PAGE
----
Business readiness

Statutory Financial Statements

What are Statutory Financial Statements?

Statutory financial statements are your company’s official financial statements that are submitted to the regulatory authorities, across jurisdictions.

Statutory financial statements are the annual, quarterly or bi-annual consolidated financial statements of your company. These statements provide information on the income, expenses, balance sheets, budgets, and are reviewed by a statutory auditor. The preparation and requirements of these statements vary across jurisdictions and industries.

These statements cover:

  • Income Statement: Includes revenue from operations, business expenses, profit or loss, income tax and earnings per share
  • Balance Sheet: Includes details of your company’s assets, liabilities and shareholder equity
  • Notes to Financial Statements: Accounting policies as well as the assumptions and methods of calculating key figures in the financial statements
  • Report of the Statutory Auditor: An audit verification document by a statutory auditor

Why is Statutory Financial Statements important for business today?

Statutory financial statements enable your company to:

  • Track the financial health of your company and benchmark it against your peers
  • Mitigate any legal and operational risks related to any regulatory non-compliance across jurisdictions
  • Provide information on your company’s financial performance, investments, loans and executive compensation to your stakeholders and regulators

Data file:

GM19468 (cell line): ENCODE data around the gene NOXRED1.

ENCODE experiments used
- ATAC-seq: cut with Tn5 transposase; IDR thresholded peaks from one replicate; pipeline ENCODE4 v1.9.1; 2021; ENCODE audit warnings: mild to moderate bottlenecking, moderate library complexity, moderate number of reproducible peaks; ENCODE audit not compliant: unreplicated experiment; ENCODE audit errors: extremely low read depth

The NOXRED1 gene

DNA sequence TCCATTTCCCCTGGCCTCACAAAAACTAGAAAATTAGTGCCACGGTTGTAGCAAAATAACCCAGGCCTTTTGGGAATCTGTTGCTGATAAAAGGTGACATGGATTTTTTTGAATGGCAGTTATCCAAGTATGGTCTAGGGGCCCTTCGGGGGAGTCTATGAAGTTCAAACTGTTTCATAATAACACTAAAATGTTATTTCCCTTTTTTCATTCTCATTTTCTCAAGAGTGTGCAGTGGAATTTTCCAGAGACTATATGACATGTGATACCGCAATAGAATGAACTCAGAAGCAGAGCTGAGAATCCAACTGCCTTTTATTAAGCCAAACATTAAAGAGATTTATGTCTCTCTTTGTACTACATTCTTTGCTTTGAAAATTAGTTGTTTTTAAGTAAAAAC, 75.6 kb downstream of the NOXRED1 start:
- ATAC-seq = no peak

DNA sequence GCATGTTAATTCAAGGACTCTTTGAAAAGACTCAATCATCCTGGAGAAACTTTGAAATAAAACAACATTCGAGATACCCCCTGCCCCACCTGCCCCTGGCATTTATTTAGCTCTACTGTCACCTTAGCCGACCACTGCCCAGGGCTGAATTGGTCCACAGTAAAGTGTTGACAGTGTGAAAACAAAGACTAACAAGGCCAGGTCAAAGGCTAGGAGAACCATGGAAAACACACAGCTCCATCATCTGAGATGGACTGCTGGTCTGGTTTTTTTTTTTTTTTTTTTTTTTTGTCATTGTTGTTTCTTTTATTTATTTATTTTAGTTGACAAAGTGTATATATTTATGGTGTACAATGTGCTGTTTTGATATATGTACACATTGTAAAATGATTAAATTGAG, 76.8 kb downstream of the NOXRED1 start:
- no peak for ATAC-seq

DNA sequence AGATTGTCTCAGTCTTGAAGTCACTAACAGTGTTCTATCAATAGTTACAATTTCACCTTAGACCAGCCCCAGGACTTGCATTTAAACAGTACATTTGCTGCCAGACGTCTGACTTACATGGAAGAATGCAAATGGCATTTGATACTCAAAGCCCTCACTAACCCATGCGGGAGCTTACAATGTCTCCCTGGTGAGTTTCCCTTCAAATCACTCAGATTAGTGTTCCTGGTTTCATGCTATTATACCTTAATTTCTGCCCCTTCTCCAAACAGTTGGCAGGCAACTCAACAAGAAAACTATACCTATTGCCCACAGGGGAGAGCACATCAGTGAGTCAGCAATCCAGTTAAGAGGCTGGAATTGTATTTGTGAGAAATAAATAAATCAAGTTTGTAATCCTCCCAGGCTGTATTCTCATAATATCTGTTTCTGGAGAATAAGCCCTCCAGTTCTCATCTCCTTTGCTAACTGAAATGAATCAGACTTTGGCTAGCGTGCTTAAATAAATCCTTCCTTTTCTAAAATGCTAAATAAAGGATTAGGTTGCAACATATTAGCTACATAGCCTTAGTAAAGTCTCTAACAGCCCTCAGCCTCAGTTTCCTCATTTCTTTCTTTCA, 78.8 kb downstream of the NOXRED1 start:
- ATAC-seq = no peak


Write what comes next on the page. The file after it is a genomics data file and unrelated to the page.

• Formulate effective strategies to achieve both short and long-term financial objectives
  • Improve your company’s corporate governance

Why is it important for an event tomorrow?

Statutory financial statements are important for an event tomorrow, as they help:

  • Evaluate current and future tax liabilities and other obligations of your company
  • Validate the financial data published by your company, authenticated by a certified auditor
  • Assess financial performance to understand the reasons for any volatility and estimate the future earning potential of your company
  • Evaluate your company’s profitability and potential to scale
  • Understand expenses that are critical for due diligence
  • Benchmark the financial performance of your company against competitors
  • Assess details of the accounting policies used to prepare these statements and ensure consistency

Pros of addressing Statutory Financial Statements

  • A comprehensive and consolidated view of your company overall
  • Aid in forecasting financial performance of your company by leveraging historical trends
  • Transparency between regulatory authorities and your company
  • Obtain funding and loans quicker by providing audited financial statements of your company
  • Provision of up-to-date financial statements to internal and external stakeholders and regulators across jurisdictions

Cons of not addressing this topic

  • Increase in exposure to risk of liabilities, fines and litigation due to non-submission of statements
  • Hampering of transparency between your company and shareholders
  • Increased time and cost of due diligence for both internal company management and potential investors

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